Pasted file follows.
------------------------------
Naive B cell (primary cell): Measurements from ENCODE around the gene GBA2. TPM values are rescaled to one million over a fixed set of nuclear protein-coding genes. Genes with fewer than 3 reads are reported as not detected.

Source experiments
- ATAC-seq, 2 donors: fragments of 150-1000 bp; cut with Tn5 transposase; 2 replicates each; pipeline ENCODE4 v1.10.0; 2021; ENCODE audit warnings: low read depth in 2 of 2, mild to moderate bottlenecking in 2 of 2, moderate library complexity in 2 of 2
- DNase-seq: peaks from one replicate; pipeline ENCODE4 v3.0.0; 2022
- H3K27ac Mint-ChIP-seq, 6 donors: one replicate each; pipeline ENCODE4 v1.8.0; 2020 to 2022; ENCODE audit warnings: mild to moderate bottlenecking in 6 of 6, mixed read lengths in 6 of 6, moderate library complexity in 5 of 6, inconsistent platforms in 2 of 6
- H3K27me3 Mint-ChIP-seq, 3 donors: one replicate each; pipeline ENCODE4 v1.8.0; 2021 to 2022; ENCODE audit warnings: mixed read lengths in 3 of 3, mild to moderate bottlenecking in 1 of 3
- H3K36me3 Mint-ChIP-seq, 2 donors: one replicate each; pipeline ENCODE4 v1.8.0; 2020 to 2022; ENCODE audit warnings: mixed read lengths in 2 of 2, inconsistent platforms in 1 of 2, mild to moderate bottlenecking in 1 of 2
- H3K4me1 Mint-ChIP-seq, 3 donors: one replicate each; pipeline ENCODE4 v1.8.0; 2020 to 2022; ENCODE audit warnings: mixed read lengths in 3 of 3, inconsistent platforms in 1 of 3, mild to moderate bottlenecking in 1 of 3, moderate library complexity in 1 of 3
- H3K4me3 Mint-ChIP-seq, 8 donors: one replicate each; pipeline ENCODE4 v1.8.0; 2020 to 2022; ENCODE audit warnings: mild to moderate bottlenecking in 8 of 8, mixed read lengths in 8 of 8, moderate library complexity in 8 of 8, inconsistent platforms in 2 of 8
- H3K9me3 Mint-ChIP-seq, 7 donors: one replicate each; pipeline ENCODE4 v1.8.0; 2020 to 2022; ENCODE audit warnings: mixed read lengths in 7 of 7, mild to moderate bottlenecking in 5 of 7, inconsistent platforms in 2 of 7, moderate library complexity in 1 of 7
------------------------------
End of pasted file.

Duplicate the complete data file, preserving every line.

Naive B cell (primary cell): Measurements from ENCODE around the gene GBA2. TPM values are rescaled to one million over a fixed set of nuclear protein-coding genes. Genes with fewer than 3 reads are reported as not detected.

Source experiments
- ATAC-seq, 2 donors: fragments of 150-1000 bp; cut with Tn5 transposase; 2 replicates each; pipeline ENCODE4 v1.10.0; 2021; ENCODE audit warnings: low read depth in 2 of 2, mild to moderate bottlenecking in 2 of 2, moderate library complexity in 2 of 2
- DNase-seq: peaks from one replicate; pipeline ENCODE4 v3.0.0; 2022
- H3K27ac Mint-ChIP-seq, 6 donors: one replicate each; pipeline ENCODE4 v1.8.0; 2020 to 2022; ENCODE audit warnings: mild to moderate bottlenecking in 6 of 6, mixed read lengths in 6 of 6, moderate library complexity in 5 of 6, inconsistent platforms in 2 of 6
- H3K27me3 Mint-ChIP-seq, 3 donors: one replicate each; pipeline ENCODE4 v1.8.0; 2021 to 2022; ENCODE audit warnings: mixed read lengths in 3 of 3, mild to moderate bottlenecking in 1 of 3
- H3K36me3 Mint-ChIP-seq, 2 donors: one replicate each; pipeline ENCODE4 v1.8.0; 2020 to 2022; ENCODE audit warnings: mixed read lengths in 2 of 2, inconsistent platforms in 1 of 2, mild to moderate bottlenecking in 1 of 2
- H3K4me1 Mint-ChIP-seq, 3 donors: one replicate each; pipeline ENCODE4 v1.8.0; 2020 to 2022; ENCODE audit warnings: mixed read lengths in 3 of 3, inconsistent platforms in 1 of 3, mild to moderate bottlenecking in 1 of 3, moderate library complexity in 1 of 3
- H3K4me3 Mint-ChIP-seq, 8 donors: one replicate each; pipeline ENCODE4 v1.8.0; 2020 to 2022; ENCODE audit warnings: mild to moderate bottlenecking in 8 of 8, mixed read lengths in 8 of 8, moderate library complexity in 8 of 8, inconsistent platforms in 2 of 8
- H3K9me3 Mint-ChIP-seq, 7 donors: one replicate each; pipeline ENCODE4 v1.8.0; 2020 to 2022; ENCODE audit warnings: mixed read lengths in 7 of 7, mild to moderate bottlenecking in 5 of 7, inconsistent platforms in 2 of 7, moderate library complexity in 1 of 7